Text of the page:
The service elements can be nested to an arbitrary level. If a service element contains another service elements, it represents a server containing another services. The nested services are added to the parent server via its addService(Service) method. Such a container object need no to implement the Server interface, but it must declare the proper addService method. Nesting of the service elements is the most important and useful feature provided by the XMLConfiguration class, because it allows to create a complex tree structures of servers and services:

<service class="SK.gnome.dwarf.main.MainServer" name="Main Server">
  <service class="SK.gnome.dwarf.log.LogServer" name="Log Server">
    <service class="SK.gnome.dwarf.log.SystemLogger" name="Console Logger"/>

The above example describes MainServer instance, which contains one another service - a LogServer instance, which in turn contains another service - a SystemLogger instance.

The classbase attribute

There is one optional attribute accepted by the service element - the classbase attribute. It affects the current service as well as all nested services, and tells the XMLConfiguration the base part of the class names. This base name will be prepended to all class attribute values, which start with a dot character:

<service classbase="SK.gnome.dwarf" class=".main.MainServer" name="Main Server">
  <service class=".log.LogServer" name="Log Server">
    <service class=".log.SystemLogger" name="Console Logger"/>

The above example describes exactly the same configuration as the previous one. The classbase attribute can be used to save the space and make your XML configuration more concise and readable.

Setting the service attributes

Now we can describe an arbitrary hierarchy of the servers and services, but we still do not know how to configure the attributes of a single service. A service attributes are represented by its setter and getter methods. We know, for example, that the Console class has a method with the following signature:

public void setPrompt(boolean value);

This method sets the value of the corresponding prompt attribute. We can set the service attribute via the following XML syntax:

<service class="SK.gnome.dwarf.main.Console" name="Console">
  <set name="prompt">true</set>

The above example sets the prompt attribute by invoking the setPrompt(boolean) method on the currently created Console instance. The element content (i.e. the string "true") is automatically converted to the corresponding boolean value. The desired value type is distinguished from the setter method's argument type. All common data types will work, including boolean, integer, float, String, String array, Class, etc. See the XMLConfiguration.setAttribute(String, String) method for more information about the automatic data conversion and a list of the possible argument types.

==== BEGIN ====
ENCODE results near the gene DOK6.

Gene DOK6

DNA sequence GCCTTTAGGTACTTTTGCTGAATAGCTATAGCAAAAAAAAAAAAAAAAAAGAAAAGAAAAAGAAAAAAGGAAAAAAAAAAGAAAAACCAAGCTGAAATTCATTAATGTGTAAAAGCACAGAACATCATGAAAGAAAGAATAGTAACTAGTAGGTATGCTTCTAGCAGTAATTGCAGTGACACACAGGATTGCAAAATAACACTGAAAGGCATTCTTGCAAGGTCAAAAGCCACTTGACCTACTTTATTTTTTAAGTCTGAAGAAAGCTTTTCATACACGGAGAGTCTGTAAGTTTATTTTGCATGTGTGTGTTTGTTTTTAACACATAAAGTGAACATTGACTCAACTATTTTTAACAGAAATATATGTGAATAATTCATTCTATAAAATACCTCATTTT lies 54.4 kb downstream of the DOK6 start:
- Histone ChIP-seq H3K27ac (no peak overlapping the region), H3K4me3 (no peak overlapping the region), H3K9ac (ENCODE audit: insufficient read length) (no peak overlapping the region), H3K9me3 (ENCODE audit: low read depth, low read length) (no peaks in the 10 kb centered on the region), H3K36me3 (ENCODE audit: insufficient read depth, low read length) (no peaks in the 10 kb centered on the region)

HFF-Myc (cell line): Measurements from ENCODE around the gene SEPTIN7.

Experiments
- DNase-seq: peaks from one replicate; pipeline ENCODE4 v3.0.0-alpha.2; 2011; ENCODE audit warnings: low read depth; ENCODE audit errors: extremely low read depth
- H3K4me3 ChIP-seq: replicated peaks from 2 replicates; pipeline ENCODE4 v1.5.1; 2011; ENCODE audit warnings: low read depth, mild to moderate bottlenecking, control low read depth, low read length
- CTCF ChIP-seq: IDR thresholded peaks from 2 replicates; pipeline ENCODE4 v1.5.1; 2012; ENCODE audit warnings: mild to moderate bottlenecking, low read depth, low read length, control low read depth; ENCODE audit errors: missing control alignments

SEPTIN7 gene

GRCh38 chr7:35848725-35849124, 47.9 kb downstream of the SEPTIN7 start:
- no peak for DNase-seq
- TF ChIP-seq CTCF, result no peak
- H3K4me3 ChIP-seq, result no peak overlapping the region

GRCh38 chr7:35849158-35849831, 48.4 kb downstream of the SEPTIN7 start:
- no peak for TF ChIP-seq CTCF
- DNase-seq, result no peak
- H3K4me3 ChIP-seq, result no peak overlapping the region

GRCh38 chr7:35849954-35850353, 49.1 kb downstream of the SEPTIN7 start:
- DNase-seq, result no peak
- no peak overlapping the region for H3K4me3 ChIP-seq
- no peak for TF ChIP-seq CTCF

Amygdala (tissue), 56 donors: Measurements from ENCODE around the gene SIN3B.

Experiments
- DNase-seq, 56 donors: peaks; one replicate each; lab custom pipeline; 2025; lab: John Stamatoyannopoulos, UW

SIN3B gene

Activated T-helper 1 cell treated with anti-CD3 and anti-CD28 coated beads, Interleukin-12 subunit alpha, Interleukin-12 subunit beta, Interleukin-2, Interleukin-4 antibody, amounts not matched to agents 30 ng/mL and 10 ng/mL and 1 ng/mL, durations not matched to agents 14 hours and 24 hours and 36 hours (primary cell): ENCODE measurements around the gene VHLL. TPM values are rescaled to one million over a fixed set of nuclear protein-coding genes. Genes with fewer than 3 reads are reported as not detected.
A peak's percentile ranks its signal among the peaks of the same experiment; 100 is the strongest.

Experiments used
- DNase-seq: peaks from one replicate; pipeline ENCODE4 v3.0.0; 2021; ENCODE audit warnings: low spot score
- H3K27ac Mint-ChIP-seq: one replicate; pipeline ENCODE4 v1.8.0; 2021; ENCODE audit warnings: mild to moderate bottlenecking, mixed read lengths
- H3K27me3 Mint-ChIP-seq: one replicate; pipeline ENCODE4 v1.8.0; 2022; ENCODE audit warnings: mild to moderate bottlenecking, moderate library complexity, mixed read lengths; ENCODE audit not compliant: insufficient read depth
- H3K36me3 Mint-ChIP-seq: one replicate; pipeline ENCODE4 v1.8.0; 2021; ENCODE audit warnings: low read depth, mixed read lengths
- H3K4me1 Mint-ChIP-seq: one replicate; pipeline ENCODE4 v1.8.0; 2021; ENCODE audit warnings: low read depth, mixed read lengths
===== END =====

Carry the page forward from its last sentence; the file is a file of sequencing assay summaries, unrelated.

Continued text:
The classbase attribute and the service attributes

The optional classbase attribute of the service element affects also the service attributes whose names end with string "Class". The attribute values are modified in the exact way as in the case of the class attribute of the service element:

<service classbase="SK.gnome.dwarf.http" class=".HTTPServer" name="HTTP Server">
  <set name="handlerClass">.HTTPHandler</set>

In the above example, the ".HTTPHandler" value would be automatically converted to "SK.gnome.dwarf.http.HTTPHandler" before invoking the setHandlerClass method on the HTTP server instance.

Note: All set elements must be grouped together and placed before any subsequent service element. In other words, all attributes of a service must be set before any other service is added to it. (This rule is forced by the DTD, by the way.)

Including a XML configuration

Since the XML configuration data can grow quickly and may become too complex for a larger application, there is a possibility how to split up a single configuration file to the separate parts. The include element tells the XMLConfiguration class to load a service from another source defined by its url atribute. That means the include element can be used at any place where the service element is expected:

<service classbase="SK.gnome.dwarf.main" class=".MainServer" name="Main Server">
  <include url="file:conf/http.xml"/>

The example above would create a MainServer instance first, and then another service from a different source would be created and configured according to the given URL, and added to the MainServer.

There is no difference between the syntax of non-included and included configuration files, except that you should avoid using the attributes of configuration element, as well as setting the system properties via the property element in the included files. It will work, but may lead to a confusion or misconfiguration if not used carefully.